During a special Mass held in 2015 to mark the centenary of the Armenian Genocide, the Holy Father referred to “three massive and unprecedented tragedies” of the past century. “The first, which is widely considered the first genocide of the twentieth century, struck your own Armenian people,” he said, quoting a declaration signed in 2001 by Pope John Paul II and Kerekin II, leader of the Armenian church (Source and Video). What was he talking about?
Yet atrocities like this, along with the Holocaust and the Ukrainian Holodomor were instrumental in the coining of the word ‘genocide’ in the first place, by ‘combining the Greek word ‘geno,’ for race or tribe and the Latin word ‘cide,’ for killing.’
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History repeats itself and we know that the Armenian Genocide was not the first such ethnic cleansing to happen, nor the last. Each genocide is an atrocity on a monumental scale, too big to comprehend. Yet some are more well known than others. Some are in danger of slipping away between the pages of the history books. With that in mind, here are ten facts that you may not know about the Armenian genocide.
1. It is estimated that between 800,000 and 1.5 million ethnic Armenians were systematically killed by the administration of Ottoman Empire, which originated from what is now present-day Turkey.
2. It began on 24th April 1915, when 250 Armenians were arrested and deported by the authorities. These people were academics and local leaders. Most of them did not survive.
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3. The Armenians are a Christian people and Armenia was the first ever state to take Christianity as their state religion in 301 AD. The Genocide was a concentrated effort to rid the region of Christianity and anyone who practiced it.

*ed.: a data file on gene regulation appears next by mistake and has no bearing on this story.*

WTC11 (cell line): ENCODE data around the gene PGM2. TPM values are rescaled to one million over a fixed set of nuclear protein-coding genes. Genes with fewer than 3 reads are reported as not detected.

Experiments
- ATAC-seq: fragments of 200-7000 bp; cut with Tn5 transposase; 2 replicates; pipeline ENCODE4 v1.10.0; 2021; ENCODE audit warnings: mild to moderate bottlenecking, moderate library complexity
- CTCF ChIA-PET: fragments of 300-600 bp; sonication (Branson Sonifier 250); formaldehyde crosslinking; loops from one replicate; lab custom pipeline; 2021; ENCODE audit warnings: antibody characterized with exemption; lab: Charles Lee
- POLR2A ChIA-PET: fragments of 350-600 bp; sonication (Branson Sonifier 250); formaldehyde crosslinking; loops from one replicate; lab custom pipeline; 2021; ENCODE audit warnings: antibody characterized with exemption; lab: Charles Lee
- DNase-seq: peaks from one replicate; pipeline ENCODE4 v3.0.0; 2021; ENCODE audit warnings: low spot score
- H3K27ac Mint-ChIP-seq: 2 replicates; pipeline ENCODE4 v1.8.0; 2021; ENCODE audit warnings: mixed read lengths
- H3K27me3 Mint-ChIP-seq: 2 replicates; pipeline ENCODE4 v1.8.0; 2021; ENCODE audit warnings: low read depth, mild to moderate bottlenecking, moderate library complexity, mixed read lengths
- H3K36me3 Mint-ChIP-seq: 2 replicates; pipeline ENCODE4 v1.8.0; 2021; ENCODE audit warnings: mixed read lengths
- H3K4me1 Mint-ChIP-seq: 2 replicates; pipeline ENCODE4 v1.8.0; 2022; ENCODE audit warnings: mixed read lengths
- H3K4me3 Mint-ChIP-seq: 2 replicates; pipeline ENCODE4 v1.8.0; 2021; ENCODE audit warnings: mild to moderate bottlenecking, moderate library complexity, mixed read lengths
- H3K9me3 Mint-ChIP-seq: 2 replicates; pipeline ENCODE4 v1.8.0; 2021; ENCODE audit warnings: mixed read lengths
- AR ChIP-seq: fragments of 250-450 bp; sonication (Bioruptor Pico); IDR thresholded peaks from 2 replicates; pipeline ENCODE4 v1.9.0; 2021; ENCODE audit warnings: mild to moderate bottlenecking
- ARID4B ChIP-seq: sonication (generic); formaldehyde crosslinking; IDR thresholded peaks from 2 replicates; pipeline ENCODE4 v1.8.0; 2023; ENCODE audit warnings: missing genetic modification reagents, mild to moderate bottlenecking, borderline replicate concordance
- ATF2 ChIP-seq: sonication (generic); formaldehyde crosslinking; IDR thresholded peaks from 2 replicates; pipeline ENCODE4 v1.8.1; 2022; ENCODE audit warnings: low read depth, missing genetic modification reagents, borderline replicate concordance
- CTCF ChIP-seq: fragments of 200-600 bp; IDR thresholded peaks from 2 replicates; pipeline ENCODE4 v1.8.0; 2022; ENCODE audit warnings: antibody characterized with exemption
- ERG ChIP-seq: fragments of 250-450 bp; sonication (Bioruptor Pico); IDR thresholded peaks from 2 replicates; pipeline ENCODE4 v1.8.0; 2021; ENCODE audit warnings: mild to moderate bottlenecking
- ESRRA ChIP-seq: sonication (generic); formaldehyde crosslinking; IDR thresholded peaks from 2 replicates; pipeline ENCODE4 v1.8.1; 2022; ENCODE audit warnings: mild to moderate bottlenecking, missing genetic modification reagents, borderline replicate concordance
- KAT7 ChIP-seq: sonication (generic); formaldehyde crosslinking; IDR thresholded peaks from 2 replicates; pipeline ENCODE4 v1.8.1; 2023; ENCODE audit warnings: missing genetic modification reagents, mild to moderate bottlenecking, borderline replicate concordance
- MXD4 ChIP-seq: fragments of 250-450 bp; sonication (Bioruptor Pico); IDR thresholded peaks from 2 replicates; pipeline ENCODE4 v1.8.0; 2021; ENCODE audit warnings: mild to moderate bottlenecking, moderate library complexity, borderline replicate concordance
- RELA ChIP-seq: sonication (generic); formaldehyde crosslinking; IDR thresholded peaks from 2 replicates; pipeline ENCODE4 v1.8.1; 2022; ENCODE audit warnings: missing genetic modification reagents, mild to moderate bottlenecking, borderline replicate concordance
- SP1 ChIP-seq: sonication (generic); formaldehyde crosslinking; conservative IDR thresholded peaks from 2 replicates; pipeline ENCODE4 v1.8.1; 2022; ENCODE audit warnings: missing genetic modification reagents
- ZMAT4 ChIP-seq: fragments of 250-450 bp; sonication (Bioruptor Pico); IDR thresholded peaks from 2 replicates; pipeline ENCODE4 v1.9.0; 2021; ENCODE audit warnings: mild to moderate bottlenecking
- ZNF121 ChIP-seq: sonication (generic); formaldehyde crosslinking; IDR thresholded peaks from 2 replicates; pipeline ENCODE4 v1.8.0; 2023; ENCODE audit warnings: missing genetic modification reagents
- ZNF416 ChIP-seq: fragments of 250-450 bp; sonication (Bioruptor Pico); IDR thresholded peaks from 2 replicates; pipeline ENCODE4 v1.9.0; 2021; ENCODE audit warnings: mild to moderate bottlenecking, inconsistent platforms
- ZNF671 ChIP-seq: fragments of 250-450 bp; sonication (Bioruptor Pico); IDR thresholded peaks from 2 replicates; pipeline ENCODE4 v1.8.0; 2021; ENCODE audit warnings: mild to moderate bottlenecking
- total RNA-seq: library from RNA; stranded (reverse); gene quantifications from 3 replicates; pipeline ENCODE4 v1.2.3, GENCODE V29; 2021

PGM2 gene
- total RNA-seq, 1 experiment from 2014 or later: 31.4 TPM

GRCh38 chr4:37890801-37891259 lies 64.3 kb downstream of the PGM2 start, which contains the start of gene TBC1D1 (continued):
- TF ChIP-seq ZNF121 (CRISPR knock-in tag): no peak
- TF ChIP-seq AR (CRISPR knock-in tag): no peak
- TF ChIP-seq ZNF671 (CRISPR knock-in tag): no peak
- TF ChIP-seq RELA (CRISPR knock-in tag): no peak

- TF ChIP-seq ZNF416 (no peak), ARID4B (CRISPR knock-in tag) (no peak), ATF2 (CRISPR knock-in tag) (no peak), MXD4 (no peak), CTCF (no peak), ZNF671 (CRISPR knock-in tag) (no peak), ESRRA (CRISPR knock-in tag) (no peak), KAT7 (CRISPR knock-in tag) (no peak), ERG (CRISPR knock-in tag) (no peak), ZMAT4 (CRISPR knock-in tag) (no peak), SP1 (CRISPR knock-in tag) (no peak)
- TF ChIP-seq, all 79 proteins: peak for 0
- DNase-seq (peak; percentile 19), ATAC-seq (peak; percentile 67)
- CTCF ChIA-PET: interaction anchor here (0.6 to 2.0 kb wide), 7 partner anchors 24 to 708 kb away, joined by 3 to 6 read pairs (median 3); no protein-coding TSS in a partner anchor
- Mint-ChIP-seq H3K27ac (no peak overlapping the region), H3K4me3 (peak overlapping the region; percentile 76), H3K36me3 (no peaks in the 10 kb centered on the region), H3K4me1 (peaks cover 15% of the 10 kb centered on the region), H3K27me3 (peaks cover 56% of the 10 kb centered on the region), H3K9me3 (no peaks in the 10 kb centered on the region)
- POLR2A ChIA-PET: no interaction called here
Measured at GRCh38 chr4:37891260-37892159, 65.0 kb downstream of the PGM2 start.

4. Hitler, in 1939, as he prepared to invade Poland, said that he was ready to send to ‘death mercilessly and without compassion, men, women, and children of Polish derivation and language’ in order to gain ‘living space’. He followed up his comments with the chilling rhetorical question:“Who, after all, speaks today of the annihilation of the Armenians?”This is a tragic example of how indifference does not make a situation go away; it only breeds more tragedy.
5. Only 24 states around the world recognize the Armenian Genocide as a genocide. Other countries stay silent on it, or refer to it in other ways without using the word, so as not to harm relations with present day Turkey, who does not recognize it and denies the numbers killed. However, historians collectively agree that it was a genocide. To see how your country views the Armenian Genocide, you can check out this page here.